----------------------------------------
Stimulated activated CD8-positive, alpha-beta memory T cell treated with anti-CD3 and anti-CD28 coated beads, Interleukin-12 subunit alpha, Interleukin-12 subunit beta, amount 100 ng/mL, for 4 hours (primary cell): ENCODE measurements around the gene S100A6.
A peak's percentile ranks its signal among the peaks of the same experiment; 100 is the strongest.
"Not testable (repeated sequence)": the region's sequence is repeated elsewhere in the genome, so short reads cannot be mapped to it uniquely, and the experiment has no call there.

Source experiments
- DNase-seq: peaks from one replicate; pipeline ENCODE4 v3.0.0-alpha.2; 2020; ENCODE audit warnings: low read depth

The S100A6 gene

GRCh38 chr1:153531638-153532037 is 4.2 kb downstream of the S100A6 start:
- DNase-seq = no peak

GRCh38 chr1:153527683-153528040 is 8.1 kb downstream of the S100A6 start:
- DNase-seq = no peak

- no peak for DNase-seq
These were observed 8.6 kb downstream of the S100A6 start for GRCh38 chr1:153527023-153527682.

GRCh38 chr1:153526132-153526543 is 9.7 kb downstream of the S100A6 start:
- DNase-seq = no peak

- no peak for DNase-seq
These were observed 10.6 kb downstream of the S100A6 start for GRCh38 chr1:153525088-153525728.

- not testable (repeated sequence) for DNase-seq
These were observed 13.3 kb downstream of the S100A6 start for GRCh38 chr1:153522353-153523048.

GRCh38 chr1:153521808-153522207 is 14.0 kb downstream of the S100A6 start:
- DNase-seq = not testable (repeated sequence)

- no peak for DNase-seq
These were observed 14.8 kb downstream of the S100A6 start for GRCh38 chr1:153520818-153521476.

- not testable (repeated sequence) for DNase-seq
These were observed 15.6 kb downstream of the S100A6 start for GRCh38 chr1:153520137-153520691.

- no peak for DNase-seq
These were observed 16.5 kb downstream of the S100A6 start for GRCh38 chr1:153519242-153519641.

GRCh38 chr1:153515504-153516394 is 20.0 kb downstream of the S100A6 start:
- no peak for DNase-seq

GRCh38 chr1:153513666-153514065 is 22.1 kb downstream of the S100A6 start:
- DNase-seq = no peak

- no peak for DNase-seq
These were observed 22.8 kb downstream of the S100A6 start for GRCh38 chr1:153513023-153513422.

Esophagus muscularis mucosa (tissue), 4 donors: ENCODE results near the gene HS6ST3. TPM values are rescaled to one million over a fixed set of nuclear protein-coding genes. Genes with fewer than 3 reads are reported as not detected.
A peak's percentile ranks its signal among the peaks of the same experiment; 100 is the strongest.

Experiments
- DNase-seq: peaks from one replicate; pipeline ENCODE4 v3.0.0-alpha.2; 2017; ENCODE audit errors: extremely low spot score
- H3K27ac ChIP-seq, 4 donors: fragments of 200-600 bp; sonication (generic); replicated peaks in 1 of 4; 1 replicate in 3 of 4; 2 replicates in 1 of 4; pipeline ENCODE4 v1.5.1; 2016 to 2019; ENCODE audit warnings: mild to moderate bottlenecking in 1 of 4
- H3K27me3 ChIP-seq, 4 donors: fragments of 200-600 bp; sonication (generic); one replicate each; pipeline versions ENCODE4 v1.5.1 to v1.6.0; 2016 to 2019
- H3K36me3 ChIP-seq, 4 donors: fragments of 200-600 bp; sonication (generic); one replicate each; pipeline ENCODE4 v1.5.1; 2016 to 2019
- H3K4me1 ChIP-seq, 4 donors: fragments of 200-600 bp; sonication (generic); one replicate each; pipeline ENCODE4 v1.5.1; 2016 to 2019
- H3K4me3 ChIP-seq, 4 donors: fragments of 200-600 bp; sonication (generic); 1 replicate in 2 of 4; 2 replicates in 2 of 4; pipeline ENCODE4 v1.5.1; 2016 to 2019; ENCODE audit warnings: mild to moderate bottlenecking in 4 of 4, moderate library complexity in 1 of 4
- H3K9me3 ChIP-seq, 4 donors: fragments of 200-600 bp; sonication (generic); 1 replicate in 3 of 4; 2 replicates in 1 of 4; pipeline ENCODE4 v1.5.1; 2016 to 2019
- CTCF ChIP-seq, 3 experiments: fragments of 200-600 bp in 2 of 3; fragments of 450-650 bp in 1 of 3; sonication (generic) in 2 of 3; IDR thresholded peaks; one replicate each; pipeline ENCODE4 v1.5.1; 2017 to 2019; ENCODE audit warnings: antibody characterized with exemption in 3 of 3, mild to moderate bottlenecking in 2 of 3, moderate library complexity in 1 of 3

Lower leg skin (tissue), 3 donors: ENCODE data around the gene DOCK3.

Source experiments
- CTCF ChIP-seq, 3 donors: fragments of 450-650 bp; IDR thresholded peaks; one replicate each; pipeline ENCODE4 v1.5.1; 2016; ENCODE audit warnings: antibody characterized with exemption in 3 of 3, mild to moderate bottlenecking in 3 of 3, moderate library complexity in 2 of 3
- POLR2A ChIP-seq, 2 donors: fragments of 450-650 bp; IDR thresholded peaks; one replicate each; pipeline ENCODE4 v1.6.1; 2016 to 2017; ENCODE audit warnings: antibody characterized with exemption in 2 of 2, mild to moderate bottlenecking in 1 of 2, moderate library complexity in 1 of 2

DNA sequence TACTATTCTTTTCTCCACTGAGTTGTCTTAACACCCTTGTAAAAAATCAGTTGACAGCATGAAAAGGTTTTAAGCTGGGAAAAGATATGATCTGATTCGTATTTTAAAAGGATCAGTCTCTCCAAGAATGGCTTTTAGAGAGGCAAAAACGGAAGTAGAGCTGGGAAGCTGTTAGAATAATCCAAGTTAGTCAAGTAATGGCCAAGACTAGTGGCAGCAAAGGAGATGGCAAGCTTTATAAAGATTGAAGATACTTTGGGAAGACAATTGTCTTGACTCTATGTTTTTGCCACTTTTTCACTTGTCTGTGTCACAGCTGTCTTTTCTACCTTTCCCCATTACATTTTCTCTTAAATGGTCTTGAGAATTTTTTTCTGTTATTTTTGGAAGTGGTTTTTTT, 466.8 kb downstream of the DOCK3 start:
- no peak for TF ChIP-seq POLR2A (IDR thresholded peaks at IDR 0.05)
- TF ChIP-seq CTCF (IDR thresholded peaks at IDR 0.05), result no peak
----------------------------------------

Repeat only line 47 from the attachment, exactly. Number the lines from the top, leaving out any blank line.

- POLR2A ChIP-seq, 2 donors: fragments of 450-650 bp; IDR thresholded peaks; one replicate each; pipeline ENCODE4 v1.6.1; 2016 to 2017; ENCODE audit warnings: antibody characterized with exemption in 2 of 2, mild to moderate bottlenecking in 1 of 2, moderate library complexity in 1 of 2